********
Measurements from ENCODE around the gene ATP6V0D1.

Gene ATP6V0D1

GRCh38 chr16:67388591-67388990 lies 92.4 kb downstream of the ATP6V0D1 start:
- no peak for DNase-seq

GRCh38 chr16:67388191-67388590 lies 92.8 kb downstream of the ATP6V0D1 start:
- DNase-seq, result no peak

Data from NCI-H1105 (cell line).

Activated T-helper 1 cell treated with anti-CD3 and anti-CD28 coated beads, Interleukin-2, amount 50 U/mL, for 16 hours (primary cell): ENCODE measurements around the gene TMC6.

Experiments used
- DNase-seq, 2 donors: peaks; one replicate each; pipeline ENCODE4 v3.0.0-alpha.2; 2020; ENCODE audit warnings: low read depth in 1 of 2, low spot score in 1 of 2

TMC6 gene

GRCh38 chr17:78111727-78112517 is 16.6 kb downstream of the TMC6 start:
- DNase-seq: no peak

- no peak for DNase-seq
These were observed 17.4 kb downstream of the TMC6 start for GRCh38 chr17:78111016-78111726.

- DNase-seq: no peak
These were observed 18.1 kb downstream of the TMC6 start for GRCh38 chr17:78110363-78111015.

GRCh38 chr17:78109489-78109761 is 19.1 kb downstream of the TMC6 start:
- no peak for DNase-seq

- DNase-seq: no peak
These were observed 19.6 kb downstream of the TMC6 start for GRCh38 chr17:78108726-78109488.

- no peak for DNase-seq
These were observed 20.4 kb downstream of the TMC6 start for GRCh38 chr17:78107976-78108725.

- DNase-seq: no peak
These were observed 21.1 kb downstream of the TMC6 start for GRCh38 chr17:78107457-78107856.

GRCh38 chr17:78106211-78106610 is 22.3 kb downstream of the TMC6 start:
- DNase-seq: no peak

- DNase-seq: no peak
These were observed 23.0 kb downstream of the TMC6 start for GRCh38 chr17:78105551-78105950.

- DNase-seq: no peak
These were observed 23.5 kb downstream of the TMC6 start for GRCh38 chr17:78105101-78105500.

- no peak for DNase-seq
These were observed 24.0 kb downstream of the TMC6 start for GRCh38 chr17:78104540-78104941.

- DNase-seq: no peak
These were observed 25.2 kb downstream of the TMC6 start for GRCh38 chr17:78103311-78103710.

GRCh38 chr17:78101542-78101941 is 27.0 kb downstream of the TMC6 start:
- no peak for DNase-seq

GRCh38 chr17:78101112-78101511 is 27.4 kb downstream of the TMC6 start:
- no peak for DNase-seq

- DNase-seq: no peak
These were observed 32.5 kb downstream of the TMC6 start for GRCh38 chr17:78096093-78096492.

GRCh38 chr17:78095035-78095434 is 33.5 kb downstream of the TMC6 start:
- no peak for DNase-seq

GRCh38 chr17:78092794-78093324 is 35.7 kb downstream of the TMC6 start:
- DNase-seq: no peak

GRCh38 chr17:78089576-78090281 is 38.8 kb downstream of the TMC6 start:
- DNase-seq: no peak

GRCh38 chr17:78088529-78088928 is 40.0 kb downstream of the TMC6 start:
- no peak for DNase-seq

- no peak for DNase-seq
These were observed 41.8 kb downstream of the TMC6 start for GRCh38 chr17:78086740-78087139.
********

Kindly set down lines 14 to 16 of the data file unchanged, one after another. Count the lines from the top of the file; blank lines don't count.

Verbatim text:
- no peak for DNase-seq
These were observed 17.4 kb downstream of the TMC6 start for GRCh38 chr17:78111016-78111726.

- DNase-seq: no peak